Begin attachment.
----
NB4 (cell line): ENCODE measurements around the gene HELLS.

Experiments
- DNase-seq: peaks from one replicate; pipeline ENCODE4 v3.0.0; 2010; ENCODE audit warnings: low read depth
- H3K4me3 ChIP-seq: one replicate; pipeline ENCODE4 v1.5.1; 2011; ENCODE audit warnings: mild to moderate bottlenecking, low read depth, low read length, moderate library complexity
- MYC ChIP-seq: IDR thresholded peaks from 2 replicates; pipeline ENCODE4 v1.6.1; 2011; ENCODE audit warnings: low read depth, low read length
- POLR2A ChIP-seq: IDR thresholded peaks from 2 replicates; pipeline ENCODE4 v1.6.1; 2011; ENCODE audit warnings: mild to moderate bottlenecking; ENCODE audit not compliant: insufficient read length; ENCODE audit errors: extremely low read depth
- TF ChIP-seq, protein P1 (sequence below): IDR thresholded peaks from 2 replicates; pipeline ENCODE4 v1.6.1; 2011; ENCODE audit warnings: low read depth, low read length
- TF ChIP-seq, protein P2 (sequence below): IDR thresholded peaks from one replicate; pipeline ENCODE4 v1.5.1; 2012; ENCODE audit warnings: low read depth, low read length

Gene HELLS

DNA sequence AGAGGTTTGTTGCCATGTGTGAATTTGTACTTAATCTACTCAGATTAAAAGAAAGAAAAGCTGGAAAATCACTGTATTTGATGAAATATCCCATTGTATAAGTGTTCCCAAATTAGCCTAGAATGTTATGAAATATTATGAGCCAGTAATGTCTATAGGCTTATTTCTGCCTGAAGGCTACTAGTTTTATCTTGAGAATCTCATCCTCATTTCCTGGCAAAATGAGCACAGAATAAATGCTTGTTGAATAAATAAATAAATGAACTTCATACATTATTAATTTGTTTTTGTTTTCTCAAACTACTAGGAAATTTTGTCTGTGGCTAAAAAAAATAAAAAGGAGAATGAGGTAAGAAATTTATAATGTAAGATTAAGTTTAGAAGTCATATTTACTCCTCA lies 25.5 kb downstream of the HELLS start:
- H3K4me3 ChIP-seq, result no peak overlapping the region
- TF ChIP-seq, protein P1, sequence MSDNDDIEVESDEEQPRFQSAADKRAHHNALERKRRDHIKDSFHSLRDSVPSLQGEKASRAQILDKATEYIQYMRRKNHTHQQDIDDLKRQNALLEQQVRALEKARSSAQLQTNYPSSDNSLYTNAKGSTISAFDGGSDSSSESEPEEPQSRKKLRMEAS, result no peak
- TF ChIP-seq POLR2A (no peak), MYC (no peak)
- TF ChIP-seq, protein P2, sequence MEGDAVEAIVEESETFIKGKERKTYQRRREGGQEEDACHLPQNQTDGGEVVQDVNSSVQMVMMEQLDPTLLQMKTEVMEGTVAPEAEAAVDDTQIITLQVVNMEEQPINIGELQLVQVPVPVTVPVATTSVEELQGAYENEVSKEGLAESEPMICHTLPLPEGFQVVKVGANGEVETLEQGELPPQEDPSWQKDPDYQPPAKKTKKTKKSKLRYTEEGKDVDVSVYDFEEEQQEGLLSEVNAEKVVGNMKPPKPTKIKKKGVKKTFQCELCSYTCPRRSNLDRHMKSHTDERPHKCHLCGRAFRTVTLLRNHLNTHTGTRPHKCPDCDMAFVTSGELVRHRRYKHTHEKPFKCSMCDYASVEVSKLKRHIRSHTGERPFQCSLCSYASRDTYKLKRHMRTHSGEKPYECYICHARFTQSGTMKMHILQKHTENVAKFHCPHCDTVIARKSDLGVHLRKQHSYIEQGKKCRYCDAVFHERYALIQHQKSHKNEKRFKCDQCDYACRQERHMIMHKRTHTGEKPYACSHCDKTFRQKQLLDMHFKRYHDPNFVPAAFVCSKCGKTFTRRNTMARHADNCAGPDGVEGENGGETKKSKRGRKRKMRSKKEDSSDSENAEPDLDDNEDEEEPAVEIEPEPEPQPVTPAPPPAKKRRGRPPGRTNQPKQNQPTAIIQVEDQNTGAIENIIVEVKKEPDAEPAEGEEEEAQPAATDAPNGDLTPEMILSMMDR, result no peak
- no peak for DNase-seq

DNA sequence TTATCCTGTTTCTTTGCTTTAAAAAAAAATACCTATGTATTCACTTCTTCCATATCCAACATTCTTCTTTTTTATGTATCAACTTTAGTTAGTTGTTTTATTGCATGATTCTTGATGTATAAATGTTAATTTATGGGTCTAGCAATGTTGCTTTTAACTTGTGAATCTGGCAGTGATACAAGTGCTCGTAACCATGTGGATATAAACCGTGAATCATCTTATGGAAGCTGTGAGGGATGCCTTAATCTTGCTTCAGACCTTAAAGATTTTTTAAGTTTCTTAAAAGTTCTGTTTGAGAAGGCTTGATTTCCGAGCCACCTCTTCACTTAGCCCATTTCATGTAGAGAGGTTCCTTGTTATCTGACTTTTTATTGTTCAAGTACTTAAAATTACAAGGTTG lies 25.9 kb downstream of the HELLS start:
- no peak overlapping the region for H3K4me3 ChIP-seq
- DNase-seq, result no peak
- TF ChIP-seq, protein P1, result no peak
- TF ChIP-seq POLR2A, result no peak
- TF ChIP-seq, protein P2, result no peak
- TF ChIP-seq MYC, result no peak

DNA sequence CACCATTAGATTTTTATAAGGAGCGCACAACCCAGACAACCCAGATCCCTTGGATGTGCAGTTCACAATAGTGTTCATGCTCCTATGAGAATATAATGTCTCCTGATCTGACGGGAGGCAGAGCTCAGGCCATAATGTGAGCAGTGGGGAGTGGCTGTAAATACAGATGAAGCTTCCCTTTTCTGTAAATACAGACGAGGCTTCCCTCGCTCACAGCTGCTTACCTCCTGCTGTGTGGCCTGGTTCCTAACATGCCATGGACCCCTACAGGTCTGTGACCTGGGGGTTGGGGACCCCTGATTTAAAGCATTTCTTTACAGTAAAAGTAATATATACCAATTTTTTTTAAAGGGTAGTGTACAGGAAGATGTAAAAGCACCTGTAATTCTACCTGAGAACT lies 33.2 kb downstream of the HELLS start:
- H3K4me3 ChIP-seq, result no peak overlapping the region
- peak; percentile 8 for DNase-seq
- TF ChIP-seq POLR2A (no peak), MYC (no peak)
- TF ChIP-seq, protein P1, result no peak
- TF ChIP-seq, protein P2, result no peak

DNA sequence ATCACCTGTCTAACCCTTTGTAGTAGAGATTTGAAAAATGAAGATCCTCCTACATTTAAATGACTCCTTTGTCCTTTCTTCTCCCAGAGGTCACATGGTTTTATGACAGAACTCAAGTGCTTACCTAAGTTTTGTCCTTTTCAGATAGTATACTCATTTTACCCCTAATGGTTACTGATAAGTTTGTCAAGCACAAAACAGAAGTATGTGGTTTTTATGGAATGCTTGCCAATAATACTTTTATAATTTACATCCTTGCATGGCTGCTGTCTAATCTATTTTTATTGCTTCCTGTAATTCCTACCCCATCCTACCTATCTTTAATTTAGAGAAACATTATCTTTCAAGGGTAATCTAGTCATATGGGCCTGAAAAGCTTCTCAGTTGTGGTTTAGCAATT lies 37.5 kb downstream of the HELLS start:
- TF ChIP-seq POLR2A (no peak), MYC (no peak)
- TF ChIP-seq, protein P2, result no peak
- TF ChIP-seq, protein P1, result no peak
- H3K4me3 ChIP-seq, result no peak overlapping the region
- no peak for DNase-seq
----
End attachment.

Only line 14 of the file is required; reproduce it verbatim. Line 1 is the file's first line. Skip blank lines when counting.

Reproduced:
- TF ChIP-seq, protein P2, sequence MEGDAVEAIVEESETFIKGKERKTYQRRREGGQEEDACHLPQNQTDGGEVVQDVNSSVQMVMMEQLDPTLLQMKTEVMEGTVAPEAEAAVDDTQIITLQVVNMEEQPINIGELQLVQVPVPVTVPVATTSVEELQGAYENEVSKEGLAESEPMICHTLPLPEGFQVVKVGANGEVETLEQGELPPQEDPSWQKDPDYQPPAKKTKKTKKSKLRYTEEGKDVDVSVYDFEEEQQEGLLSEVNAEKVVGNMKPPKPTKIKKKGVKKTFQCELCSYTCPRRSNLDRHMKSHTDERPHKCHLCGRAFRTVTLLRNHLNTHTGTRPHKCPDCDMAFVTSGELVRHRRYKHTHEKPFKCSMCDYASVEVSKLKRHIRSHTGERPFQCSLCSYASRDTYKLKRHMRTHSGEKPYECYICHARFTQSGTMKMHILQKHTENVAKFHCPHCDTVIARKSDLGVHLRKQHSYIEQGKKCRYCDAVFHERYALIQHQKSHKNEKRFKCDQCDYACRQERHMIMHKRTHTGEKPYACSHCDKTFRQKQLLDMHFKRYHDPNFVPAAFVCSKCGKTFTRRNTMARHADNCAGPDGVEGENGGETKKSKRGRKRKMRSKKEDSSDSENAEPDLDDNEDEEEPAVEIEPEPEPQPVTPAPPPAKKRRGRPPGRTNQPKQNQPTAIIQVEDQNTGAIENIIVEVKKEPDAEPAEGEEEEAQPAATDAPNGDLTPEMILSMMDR, result no peak